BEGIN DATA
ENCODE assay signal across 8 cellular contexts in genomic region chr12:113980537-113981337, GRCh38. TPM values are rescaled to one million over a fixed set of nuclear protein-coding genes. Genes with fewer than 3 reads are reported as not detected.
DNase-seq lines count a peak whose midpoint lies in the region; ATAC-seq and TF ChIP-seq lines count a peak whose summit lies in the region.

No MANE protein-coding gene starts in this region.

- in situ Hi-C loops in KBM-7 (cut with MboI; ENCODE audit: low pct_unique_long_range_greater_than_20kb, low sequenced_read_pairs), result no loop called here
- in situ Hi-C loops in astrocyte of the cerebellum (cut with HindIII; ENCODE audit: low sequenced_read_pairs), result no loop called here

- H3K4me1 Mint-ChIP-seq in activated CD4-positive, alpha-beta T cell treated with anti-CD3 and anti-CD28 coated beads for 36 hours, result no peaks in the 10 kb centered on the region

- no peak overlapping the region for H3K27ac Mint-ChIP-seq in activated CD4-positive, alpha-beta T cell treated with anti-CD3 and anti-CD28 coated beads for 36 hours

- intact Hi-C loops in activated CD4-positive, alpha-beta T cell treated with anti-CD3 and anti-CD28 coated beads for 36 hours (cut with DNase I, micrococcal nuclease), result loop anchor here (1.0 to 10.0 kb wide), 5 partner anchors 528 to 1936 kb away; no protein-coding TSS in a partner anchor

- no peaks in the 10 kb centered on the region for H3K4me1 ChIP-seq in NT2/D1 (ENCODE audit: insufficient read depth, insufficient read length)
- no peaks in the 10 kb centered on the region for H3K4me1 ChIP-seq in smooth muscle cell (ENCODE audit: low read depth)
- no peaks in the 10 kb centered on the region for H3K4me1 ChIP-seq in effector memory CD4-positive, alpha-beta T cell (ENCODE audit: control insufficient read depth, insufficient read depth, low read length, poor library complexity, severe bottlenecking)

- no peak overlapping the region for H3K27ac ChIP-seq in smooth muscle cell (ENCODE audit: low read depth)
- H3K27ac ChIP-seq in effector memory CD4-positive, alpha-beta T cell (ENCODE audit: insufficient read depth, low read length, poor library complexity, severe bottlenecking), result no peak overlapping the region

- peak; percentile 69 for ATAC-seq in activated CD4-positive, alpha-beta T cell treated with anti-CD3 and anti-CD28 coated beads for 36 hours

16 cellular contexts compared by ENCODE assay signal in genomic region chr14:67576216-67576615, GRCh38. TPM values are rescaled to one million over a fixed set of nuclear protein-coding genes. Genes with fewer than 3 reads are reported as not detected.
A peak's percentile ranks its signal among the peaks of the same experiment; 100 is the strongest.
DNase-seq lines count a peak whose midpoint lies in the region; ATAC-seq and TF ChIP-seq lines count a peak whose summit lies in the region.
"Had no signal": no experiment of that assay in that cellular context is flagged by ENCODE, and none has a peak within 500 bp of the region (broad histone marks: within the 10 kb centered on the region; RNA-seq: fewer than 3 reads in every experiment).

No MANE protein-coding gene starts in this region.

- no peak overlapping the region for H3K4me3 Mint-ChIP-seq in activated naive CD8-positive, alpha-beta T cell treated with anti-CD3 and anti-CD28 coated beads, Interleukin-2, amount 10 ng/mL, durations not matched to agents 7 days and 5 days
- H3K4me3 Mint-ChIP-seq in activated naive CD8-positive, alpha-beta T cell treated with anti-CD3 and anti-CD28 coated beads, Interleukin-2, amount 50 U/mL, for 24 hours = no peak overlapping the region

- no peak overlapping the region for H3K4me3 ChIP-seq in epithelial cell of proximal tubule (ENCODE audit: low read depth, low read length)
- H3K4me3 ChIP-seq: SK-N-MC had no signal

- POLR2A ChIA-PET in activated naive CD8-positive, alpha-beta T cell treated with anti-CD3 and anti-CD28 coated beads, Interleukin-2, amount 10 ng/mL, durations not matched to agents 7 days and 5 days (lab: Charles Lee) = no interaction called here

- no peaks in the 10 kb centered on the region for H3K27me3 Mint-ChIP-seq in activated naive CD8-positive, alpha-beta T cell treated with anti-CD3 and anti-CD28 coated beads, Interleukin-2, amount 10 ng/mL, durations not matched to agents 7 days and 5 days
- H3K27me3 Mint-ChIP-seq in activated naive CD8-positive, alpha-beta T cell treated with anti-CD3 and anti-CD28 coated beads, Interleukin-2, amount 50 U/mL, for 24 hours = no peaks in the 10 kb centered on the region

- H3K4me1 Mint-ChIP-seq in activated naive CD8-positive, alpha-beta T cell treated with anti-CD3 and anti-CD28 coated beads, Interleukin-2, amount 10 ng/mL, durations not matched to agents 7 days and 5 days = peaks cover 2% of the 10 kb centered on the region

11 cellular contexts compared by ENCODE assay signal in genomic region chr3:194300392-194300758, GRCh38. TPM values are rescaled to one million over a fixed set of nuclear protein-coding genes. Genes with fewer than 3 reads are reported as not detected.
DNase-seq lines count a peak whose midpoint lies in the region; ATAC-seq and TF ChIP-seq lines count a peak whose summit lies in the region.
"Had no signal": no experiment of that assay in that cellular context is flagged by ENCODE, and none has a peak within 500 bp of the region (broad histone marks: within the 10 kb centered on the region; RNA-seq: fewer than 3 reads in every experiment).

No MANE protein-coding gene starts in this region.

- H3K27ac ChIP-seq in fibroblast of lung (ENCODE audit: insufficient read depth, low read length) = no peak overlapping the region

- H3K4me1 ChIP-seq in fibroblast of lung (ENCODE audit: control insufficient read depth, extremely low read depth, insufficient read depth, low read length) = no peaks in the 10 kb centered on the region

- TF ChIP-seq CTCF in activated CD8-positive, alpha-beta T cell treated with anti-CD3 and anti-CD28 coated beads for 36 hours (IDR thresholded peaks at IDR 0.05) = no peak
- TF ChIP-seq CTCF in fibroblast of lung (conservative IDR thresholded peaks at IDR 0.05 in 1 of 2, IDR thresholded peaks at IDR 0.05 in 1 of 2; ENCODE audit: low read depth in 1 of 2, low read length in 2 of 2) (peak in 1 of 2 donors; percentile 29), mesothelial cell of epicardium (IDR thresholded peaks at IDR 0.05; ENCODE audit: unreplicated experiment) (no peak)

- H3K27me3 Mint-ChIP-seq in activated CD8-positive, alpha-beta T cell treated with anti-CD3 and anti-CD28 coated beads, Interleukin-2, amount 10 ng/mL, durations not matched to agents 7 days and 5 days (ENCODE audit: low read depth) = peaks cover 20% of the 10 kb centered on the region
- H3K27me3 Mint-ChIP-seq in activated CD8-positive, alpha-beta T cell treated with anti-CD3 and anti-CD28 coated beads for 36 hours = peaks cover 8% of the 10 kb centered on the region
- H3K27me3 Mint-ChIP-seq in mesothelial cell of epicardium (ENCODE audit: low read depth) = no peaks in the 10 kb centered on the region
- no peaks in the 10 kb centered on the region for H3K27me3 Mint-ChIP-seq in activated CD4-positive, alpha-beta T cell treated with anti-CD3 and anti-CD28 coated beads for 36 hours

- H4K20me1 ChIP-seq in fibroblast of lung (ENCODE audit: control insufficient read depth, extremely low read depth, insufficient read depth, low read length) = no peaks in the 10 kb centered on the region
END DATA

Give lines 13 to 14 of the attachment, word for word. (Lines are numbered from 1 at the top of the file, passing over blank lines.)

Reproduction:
- H3K27ac ChIP-seq in effector memory CD4-positive, alpha-beta T cell (ENCODE audit: insufficient read depth, low read length, poor library complexity, severe bottlenecking), result no peak overlapping the region

- peak; percentile 69 for ATAC-seq in activated CD4-positive, alpha-beta T cell treated with anti-CD3 and anti-CD28 coated beads for 36 hours